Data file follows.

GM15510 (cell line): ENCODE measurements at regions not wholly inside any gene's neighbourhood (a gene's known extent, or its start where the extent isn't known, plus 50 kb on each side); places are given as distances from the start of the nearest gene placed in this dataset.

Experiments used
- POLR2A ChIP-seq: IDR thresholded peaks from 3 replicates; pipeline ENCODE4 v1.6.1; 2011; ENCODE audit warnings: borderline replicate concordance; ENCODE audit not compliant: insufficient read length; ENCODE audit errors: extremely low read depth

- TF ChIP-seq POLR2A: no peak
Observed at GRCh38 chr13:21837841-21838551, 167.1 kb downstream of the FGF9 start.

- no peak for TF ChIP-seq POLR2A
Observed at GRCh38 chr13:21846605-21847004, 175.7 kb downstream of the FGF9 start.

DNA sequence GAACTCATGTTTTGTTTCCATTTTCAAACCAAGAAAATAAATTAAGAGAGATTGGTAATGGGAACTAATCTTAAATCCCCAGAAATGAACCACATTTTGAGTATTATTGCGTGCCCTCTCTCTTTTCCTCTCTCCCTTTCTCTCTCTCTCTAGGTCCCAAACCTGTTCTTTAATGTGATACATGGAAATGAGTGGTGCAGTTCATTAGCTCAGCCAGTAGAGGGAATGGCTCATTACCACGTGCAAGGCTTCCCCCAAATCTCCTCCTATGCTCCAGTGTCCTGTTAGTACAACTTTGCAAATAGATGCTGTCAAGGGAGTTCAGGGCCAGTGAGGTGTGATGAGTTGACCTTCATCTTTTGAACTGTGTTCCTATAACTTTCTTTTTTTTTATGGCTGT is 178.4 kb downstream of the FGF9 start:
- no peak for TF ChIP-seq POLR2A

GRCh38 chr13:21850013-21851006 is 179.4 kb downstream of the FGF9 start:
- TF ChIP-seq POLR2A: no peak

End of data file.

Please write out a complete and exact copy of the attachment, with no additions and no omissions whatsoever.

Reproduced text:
GM15510 (cell line): ENCODE measurements at regions not wholly inside any gene's neighbourhood (a gene's known extent, or its start where the extent isn't known, plus 50 kb on each side); places are given as distances from the start of the nearest gene placed in this dataset.

Experiments used
- POLR2A ChIP-seq: IDR thresholded peaks from 3 replicates; pipeline ENCODE4 v1.6.1; 2011; ENCODE audit warnings: borderline replicate concordance; ENCODE audit not compliant: insufficient read length; ENCODE audit errors: extremely low read depth

- TF ChIP-seq POLR2A: no peak
Observed at GRCh38 chr13:21837841-21838551, 167.1 kb downstream of the FGF9 start.

- no peak for TF ChIP-seq POLR2A
Observed at GRCh38 chr13:21846605-21847004, 175.7 kb downstream of the FGF9 start.

DNA sequence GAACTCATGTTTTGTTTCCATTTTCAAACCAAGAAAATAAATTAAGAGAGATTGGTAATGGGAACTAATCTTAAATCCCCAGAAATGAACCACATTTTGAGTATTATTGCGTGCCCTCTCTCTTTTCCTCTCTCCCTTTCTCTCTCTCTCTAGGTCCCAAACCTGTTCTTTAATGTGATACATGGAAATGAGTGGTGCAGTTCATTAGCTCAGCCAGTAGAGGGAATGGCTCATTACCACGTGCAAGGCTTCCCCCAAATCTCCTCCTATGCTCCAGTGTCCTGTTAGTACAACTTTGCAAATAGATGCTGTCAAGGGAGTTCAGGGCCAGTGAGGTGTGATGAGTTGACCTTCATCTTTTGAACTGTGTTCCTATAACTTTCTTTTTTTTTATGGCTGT is 178.4 kb downstream of the FGF9 start:
- no peak for TF ChIP-seq POLR2A

GRCh38 chr13:21850013-21851006 is 179.4 kb downstream of the FGF9 start:
- TF ChIP-seq POLR2A: no peak